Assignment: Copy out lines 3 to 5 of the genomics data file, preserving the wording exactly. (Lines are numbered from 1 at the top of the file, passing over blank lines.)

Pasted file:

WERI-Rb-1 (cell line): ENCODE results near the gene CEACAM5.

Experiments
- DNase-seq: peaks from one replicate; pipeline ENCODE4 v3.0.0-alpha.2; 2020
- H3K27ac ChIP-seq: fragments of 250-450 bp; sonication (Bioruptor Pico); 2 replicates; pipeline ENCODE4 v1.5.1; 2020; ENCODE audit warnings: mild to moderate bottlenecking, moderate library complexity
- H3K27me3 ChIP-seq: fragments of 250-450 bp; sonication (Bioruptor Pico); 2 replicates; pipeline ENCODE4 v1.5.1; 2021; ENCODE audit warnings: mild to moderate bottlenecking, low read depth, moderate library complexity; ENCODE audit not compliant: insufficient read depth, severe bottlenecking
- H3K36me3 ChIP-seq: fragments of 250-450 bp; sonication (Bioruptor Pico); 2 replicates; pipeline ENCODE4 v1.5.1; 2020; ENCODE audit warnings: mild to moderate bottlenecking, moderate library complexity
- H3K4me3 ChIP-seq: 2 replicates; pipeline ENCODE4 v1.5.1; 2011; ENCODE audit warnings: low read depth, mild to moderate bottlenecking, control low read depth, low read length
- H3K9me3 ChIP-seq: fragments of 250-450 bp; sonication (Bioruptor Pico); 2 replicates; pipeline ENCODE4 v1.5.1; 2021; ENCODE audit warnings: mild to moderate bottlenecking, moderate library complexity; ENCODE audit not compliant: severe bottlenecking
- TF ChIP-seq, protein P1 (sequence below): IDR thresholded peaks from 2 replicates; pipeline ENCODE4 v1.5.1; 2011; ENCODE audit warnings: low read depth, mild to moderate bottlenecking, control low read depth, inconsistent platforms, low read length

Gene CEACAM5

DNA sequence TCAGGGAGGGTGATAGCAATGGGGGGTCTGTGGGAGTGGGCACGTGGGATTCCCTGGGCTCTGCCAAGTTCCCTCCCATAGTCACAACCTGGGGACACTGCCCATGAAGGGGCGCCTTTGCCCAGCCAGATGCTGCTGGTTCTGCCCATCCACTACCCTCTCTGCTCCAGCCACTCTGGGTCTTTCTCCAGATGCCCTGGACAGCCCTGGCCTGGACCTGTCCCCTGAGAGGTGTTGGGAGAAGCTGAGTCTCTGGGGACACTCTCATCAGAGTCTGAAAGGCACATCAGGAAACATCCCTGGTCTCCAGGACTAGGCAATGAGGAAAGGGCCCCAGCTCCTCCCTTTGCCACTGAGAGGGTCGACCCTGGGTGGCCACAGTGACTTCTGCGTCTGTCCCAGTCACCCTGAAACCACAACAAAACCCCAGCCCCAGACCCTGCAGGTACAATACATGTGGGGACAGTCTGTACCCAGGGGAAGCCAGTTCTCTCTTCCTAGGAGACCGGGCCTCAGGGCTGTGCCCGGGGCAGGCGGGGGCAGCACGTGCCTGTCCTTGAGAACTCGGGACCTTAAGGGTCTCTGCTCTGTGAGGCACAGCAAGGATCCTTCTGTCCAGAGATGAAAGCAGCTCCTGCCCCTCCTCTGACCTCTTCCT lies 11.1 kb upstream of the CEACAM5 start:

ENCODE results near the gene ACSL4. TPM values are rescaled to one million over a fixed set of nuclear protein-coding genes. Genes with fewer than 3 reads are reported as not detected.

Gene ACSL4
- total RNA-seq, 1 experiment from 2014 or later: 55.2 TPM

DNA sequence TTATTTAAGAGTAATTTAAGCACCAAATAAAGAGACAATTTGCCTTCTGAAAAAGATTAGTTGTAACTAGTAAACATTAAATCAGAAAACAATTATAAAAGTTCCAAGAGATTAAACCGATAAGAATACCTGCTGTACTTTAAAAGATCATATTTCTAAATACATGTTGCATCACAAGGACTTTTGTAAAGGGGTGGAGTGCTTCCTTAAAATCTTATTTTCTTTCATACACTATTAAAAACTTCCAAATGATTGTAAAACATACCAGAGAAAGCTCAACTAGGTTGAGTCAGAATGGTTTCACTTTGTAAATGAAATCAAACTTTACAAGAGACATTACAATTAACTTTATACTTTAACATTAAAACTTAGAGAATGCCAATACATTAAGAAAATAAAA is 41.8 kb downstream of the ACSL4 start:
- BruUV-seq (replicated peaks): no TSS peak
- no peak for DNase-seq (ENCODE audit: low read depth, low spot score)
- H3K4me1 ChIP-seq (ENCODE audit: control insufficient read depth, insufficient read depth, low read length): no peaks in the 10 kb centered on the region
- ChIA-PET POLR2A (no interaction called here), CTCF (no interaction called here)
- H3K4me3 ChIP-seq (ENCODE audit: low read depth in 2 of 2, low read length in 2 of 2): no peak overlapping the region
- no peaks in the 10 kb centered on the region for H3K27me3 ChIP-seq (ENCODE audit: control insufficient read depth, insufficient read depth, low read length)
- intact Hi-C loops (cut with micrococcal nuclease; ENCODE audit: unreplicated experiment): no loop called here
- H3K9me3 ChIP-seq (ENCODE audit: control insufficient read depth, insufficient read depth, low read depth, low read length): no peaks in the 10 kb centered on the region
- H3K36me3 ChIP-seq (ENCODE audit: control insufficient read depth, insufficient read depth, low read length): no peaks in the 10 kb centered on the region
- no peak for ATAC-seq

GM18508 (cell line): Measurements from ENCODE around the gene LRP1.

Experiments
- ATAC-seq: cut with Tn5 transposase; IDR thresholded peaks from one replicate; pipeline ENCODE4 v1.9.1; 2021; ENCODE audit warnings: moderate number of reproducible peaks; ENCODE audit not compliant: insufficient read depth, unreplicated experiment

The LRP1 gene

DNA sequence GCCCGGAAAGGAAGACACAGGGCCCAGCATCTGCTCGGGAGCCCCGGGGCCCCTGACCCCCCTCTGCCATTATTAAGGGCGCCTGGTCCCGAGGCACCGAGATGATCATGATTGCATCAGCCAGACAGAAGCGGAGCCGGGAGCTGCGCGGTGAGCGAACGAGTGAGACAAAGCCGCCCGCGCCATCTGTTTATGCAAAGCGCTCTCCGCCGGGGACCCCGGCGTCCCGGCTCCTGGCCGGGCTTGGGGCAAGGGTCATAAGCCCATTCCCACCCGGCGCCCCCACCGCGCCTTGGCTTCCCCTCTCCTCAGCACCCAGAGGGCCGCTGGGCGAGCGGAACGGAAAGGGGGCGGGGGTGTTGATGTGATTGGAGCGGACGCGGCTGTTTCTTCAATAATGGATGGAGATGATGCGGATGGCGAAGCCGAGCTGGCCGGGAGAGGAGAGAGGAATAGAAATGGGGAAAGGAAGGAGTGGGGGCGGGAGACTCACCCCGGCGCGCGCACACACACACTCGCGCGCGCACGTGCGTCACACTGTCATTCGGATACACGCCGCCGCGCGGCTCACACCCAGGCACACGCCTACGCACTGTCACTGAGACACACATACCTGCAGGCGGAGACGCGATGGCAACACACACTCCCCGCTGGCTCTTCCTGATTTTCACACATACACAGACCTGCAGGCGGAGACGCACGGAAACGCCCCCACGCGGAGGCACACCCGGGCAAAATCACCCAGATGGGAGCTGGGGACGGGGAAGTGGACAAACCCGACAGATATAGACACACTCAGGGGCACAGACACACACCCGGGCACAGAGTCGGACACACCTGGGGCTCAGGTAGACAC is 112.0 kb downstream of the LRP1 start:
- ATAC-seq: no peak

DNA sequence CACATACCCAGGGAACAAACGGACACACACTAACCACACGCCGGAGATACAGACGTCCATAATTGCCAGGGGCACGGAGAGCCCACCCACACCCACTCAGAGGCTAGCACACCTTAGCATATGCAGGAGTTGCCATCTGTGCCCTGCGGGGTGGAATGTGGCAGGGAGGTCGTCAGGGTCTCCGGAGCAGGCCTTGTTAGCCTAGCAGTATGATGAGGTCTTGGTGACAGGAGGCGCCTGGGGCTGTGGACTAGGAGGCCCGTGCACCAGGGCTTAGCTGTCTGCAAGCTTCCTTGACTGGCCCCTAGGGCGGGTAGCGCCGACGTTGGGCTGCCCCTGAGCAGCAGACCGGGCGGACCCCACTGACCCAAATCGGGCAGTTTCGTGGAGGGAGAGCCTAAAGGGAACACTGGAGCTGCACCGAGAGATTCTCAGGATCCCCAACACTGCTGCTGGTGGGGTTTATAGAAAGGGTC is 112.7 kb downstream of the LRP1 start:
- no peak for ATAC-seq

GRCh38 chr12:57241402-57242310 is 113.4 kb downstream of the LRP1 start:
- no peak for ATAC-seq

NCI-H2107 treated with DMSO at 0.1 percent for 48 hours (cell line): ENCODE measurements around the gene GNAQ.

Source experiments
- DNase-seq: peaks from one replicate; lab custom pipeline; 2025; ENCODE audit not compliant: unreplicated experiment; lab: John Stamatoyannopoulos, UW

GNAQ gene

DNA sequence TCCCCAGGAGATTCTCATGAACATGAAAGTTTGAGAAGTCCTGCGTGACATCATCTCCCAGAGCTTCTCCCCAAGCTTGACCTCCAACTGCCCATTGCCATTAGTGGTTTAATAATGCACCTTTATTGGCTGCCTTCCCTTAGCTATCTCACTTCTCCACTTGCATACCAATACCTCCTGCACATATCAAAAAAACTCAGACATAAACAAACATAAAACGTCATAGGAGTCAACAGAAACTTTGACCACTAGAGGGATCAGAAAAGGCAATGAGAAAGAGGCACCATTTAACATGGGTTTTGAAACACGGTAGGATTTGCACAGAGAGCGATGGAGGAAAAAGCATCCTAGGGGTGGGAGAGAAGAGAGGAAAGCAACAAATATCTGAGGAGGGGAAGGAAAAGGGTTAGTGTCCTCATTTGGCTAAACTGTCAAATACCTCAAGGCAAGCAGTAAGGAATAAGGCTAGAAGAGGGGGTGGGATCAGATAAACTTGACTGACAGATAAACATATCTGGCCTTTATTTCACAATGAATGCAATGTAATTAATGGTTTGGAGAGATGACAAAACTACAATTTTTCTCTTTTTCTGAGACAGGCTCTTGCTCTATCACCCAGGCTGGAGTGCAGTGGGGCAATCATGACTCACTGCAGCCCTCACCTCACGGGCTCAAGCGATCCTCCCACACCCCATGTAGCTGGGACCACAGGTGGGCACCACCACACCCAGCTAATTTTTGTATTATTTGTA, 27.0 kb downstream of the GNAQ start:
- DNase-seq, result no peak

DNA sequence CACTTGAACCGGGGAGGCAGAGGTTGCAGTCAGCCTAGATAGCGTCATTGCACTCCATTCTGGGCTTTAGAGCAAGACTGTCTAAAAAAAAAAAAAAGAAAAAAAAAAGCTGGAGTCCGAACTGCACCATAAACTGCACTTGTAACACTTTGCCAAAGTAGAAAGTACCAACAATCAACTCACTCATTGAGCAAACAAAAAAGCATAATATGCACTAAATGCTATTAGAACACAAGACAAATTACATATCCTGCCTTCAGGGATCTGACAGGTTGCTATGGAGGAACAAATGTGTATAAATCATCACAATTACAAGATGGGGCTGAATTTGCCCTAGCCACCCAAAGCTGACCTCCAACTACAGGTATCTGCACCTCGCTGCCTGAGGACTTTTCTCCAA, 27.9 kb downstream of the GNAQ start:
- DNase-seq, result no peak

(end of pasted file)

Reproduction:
- DNase-seq: peaks from one replicate; pipeline ENCODE4 v3.0.0-alpha.2; 2020
- H3K27ac ChIP-seq: fragments of 250-450 bp; sonication (Bioruptor Pico); 2 replicates; pipeline ENCODE4 v1.5.1; 2020; ENCODE audit warnings: mild to moderate bottlenecking, moderate library complexity
- H3K27me3 ChIP-seq: fragments of 250-450 bp; sonication (Bioruptor Pico); 2 replicates; pipeline ENCODE4 v1.5.1; 2021; ENCODE audit warnings: mild to moderate bottlenecking, low read depth, moderate library complexity; ENCODE audit not compliant: insufficient read depth, severe bottlenecking